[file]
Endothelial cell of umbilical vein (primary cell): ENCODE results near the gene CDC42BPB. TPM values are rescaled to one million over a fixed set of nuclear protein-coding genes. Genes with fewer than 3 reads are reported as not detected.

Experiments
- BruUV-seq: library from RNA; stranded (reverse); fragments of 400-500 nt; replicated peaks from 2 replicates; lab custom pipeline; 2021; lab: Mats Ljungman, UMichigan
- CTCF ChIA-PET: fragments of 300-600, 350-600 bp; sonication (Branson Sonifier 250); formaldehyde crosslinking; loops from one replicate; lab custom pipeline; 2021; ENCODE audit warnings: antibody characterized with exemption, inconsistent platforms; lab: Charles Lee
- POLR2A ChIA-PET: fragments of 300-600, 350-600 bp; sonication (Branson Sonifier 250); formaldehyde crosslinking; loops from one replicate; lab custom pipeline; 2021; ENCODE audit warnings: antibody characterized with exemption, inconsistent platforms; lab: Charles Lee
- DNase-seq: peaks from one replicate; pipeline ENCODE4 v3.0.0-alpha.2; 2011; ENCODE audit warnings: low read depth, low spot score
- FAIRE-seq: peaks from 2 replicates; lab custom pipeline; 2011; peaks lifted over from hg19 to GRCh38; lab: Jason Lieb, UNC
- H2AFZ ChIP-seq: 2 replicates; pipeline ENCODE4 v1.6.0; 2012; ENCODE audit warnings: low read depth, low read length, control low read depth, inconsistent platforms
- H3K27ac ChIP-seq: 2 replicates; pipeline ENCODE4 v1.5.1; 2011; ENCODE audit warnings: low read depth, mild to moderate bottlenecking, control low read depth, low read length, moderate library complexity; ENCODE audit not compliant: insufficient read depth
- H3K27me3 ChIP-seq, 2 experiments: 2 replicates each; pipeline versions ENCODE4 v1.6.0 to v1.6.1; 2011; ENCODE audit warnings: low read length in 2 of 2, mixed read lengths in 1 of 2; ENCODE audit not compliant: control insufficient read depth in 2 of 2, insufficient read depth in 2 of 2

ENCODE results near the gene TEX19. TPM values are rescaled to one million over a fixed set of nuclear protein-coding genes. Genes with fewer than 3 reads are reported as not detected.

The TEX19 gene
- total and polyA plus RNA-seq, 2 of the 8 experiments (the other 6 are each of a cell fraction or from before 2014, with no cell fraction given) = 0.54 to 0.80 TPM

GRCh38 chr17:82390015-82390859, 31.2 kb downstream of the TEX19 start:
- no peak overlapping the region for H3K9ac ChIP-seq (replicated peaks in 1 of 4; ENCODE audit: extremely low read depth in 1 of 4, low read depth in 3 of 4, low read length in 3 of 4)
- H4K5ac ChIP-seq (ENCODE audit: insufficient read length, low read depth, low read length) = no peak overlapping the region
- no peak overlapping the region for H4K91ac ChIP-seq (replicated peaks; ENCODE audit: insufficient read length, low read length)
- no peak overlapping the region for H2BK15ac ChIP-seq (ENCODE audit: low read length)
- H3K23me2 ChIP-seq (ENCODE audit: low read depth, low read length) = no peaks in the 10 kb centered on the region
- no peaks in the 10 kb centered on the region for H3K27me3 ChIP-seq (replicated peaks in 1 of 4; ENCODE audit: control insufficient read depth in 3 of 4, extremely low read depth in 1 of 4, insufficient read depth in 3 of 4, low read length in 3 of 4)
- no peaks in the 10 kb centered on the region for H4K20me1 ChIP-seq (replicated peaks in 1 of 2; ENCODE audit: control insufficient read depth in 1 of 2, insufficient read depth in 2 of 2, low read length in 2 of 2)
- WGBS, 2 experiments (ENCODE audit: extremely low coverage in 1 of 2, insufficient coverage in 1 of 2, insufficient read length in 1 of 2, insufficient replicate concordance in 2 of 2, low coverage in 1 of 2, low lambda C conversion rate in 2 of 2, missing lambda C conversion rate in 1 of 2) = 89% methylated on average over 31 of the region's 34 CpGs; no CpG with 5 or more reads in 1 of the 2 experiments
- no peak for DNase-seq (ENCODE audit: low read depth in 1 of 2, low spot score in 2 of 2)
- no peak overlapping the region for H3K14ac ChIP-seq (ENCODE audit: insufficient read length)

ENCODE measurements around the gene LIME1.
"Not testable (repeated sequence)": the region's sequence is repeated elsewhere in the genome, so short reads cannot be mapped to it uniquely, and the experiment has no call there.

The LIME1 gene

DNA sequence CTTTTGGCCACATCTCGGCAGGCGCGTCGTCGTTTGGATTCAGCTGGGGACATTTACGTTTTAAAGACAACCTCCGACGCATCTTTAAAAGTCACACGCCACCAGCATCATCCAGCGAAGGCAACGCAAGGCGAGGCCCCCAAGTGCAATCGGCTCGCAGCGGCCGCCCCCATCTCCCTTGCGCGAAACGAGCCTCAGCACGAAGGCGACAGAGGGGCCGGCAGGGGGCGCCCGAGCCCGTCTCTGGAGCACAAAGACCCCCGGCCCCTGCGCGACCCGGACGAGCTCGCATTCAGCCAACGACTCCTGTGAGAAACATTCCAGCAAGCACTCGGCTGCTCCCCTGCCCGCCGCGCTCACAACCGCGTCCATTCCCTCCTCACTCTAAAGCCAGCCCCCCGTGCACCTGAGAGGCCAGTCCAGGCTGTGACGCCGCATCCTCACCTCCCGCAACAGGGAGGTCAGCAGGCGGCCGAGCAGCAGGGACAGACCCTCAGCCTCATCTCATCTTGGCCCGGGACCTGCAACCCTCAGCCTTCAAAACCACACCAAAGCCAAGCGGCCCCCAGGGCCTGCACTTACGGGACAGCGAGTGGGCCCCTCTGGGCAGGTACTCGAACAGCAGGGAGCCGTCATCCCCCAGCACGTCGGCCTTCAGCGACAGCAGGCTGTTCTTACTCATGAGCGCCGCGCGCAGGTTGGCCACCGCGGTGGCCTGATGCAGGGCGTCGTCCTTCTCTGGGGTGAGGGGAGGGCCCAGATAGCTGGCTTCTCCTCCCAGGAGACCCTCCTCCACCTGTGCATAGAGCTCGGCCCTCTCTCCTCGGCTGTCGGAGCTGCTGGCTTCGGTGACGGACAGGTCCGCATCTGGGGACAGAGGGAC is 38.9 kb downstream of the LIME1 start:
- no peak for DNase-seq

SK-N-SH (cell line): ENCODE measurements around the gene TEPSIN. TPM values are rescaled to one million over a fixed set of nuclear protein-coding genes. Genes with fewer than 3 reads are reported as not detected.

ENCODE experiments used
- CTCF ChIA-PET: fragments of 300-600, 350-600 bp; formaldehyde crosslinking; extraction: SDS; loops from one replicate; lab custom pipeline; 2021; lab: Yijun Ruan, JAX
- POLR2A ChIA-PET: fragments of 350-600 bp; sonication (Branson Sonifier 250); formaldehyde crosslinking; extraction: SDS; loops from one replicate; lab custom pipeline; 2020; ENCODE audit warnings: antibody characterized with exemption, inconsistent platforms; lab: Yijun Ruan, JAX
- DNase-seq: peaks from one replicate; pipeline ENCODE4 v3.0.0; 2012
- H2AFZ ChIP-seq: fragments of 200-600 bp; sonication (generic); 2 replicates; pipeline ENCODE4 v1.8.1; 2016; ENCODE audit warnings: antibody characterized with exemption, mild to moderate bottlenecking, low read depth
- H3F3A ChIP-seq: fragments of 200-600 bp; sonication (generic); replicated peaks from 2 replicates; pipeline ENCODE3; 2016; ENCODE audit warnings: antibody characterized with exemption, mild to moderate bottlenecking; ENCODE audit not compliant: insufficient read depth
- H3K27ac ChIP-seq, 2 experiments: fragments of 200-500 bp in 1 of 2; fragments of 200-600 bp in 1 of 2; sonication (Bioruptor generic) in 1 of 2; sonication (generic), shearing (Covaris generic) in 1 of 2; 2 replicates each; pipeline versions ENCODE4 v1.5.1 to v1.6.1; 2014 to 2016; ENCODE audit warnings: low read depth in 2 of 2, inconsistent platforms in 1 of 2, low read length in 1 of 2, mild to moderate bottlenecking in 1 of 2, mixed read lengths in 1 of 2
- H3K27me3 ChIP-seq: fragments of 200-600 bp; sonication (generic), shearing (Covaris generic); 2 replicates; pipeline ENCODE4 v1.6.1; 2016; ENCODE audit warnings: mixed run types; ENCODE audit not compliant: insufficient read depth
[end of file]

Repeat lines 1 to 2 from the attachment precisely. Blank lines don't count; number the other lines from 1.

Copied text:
Endothelial cell of umbilical vein (primary cell): ENCODE results near the gene CDC42BPB. TPM values are rescaled to one million over a fixed set of nuclear protein-coding genes. Genes with fewer than 3 reads are reported as not detected.

Experiments